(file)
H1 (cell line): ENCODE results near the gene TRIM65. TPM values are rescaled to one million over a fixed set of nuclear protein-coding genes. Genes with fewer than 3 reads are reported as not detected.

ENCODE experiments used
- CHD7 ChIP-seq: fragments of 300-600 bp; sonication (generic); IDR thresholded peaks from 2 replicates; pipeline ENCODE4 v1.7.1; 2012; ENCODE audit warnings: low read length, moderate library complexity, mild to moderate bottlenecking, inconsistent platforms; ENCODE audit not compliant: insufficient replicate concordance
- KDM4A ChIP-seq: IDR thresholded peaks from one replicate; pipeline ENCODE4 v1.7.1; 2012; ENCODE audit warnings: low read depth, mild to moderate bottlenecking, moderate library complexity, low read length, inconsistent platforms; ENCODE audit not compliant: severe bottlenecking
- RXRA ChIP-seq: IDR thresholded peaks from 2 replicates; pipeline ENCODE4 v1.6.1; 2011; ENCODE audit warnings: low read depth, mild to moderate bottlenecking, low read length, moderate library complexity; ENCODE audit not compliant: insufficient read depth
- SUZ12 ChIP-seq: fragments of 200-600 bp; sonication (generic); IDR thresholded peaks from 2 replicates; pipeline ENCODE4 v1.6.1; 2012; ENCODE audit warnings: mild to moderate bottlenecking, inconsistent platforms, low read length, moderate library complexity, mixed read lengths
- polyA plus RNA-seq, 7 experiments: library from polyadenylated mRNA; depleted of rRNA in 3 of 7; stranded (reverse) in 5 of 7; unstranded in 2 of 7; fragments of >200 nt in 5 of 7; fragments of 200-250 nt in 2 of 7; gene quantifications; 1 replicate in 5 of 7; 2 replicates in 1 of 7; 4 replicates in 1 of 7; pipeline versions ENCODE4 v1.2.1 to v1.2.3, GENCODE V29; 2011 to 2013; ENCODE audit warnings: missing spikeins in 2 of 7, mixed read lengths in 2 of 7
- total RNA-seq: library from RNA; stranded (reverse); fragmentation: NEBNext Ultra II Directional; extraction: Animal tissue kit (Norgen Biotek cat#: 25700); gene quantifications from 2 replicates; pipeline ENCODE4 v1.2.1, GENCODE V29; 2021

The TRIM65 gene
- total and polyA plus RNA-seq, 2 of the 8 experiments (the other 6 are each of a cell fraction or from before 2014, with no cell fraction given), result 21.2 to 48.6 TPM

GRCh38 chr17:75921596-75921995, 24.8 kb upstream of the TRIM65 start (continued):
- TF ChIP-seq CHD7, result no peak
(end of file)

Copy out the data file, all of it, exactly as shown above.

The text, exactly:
H1 (cell line): ENCODE results near the gene TRIM65. TPM values are rescaled to one million over a fixed set of nuclear protein-coding genes. Genes with fewer than 3 reads are reported as not detected.

ENCODE experiments used
- CHD7 ChIP-seq: fragments of 300-600 bp; sonication (generic); IDR thresholded peaks from 2 replicates; pipeline ENCODE4 v1.7.1; 2012; ENCODE audit warnings: low read length, moderate library complexity, mild to moderate bottlenecking, inconsistent platforms; ENCODE audit not compliant: insufficient replicate concordance
- KDM4A ChIP-seq: IDR thresholded peaks from one replicate; pipeline ENCODE4 v1.7.1; 2012; ENCODE audit warnings: low read depth, mild to moderate bottlenecking, moderate library complexity, low read length, inconsistent platforms; ENCODE audit not compliant: severe bottlenecking
- RXRA ChIP-seq: IDR thresholded peaks from 2 replicates; pipeline ENCODE4 v1.6.1; 2011; ENCODE audit warnings: low read depth, mild to moderate bottlenecking, low read length, moderate library complexity; ENCODE audit not compliant: insufficient read depth
- SUZ12 ChIP-seq: fragments of 200-600 bp; sonication (generic); IDR thresholded peaks from 2 replicates; pipeline ENCODE4 v1.6.1; 2012; ENCODE audit warnings: mild to moderate bottlenecking, inconsistent platforms, low read length, moderate library complexity, mixed read lengths
- polyA plus RNA-seq, 7 experiments: library from polyadenylated mRNA; depleted of rRNA in 3 of 7; stranded (reverse) in 5 of 7; unstranded in 2 of 7; fragments of >200 nt in 5 of 7; fragments of 200-250 nt in 2 of 7; gene quantifications; 1 replicate in 5 of 7; 2 replicates in 1 of 7; 4 replicates in 1 of 7; pipeline versions ENCODE4 v1.2.1 to v1.2.3, GENCODE V29; 2011 to 2013; ENCODE audit warnings: missing spikeins in 2 of 7, mixed read lengths in 2 of 7
- total RNA-seq: library from RNA; stranded (reverse); fragmentation: NEBNext Ultra II Directional; extraction: Animal tissue kit (Norgen Biotek cat#: 25700); gene quantifications from 2 replicates; pipeline ENCODE4 v1.2.1, GENCODE V29; 2021

The TRIM65 gene
- total and polyA plus RNA-seq, 2 of the 8 experiments (the other 6 are each of a cell fraction or from before 2014, with no cell fraction given), result 21.2 to 48.6 TPM

GRCh38 chr17:75921596-75921995, 24.8 kb upstream of the TRIM65 start (continued):
- TF ChIP-seq CHD7, result no peak